3. (iii)

    The epistatic interaction between the risk allele and the modifying allele in another locus may change the impact of the risk allele on vulnerability from deleterious to beneficial. In this case the proportion of individuals carrying the risk allele may increase with age so that the frequency of the original risk allele may be higher among the oldest-old compared to the middle-aged individuals. Note that in this scenario the modifying allele may not necessarily belong to the group of “longevity” alleles, although this could happen. Other individuals who carry the risk allele in one locus and do not carry the advantageous modifying allele in the other locus will tend to die out earlier and be wiped out of the cohort.

     
  4. (iv)

    In addition to the type of epistasis in which a “good” allele in one locus may alleviate the effect of a “bad” allele in another gene or even make such an allele protective, there may also exist a positive antagonistic epistasis, in which two deleterious alleles (each separately having a detrimental effect on phenotype) may become less deleterious, neutral, or even beneficial when acting together. This type of epistasis may also contribute to a presence of “risk” alleles in genomes of long-lived people.

     

Research on the role of epistasis in determining human longevity has been rather limited in the past; however evidence of a significant impact of genetic interactions on health and survival is quickly growing in both human and animal studies (Tan et al. 2002; Gregersen et al. 2006; He et al. 2010; Moore 2003; Yamamoto et al. 2009; Trindade et al. 2009; Snitkin and Segre 2011; Niemi et al. 2005; Napolioni et al. 2011a, b; Jazwinski et al. 2010; Tan et al. 2013). Below are several examples of studies suggesting that “risk” variants may become less damaging, neutral or even beneficial in aged humans, as result of gene–gene interaction.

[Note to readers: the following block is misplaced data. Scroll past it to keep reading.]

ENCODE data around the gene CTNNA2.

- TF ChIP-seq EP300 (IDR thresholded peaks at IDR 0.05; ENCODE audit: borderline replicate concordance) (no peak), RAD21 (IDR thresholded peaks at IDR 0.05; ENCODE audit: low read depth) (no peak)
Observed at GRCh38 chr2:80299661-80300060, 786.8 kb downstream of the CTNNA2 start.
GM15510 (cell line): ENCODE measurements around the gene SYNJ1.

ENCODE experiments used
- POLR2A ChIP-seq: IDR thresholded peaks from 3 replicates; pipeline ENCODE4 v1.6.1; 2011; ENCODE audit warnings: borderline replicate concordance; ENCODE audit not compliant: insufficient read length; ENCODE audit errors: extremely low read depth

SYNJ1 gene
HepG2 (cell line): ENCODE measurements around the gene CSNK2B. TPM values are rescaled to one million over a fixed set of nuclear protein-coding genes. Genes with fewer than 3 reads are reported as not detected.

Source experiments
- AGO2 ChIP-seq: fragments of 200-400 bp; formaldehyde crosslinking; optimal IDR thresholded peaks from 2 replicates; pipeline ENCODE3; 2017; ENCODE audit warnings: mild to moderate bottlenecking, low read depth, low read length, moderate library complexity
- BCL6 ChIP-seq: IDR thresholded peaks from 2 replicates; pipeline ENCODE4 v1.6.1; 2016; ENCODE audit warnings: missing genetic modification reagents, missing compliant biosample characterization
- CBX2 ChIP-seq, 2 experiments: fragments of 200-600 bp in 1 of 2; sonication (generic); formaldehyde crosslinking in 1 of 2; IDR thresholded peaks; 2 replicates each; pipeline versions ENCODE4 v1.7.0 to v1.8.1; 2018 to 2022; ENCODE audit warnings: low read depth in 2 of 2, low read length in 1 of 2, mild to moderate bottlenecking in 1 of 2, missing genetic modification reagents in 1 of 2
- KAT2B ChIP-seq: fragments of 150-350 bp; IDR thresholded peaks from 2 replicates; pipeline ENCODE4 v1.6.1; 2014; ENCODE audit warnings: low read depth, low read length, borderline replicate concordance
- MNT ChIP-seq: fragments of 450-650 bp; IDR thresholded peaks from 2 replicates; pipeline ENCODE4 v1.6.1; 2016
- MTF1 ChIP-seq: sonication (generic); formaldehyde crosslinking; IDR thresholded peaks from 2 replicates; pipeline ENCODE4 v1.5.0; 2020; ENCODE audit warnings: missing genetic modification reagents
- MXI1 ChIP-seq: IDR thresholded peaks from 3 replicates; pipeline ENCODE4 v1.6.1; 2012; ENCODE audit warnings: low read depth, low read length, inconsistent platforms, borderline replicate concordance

Genetic interactions that significantly contribute to human longevity have been found between SNPs in FOXO1A and FOXO3A genes (Tan et al. 2013). Zeng et al. (2010) reported that the positive effect of FOXO3A and negative effect of FOXO1A on longevity may largely compensate each other if one carries both, though the positive impact of FOXO3A was overall stronger.

It was suggested that individuals with exceptional longevity may carry “risk” alleles for common diseases because the detrimental effects of such alleles may be “buffered” by beneficial pro-longevity alleles in other genes (Bergman et al. 2007). The authors provided examples of the “buffering” pro-longevity genotypes (CETP VV, APOC3 CC), as well as the “buffered” ones (potentially deleterious alleles of KLOTHO and LPA genes). In a more recent paper, the U-shaped frequency curve for the MTP CC genotype (i.e., a lower frequency at ages 55–85, and a higher frequency in those who lived 90+) was explained in terms that the MTP CC is a deleterious genotype which is “buffered” by any of the three “longevity” genotypes of CETP, APOC3, or ADIPOQ (Huffman et al. 2012). In these examples, a pro-longevity variant could “buffer” the negative effect of the risk allele as result of epistasis.

A case of a positive antagonistic epistasis was explored by Mansoori et al. (2012) who found a significant association of the C allele of rs1801131 polymorphism in the MTHFR gene with AD. They also found a significant association of the C allele of another SNP rs1800795 in IL-6 gene with vascular dementia (VaD), where the CC genotype increased the odds of VaD by 2.2-fold. However, the presence of the CC genotype of rs1801131 (in the MTHFR gene) nullified the detrimental effect of the CC genotype of rs1800795 (in IL-6 gene) in carriers of the two genotypes (Mansoori et al. 2012). Another study found that deleterious effects of single variants in the ADRB2 and ACE genes on the risk of MI can be altered by interactions between the two genes (Kulminski et al. 2010).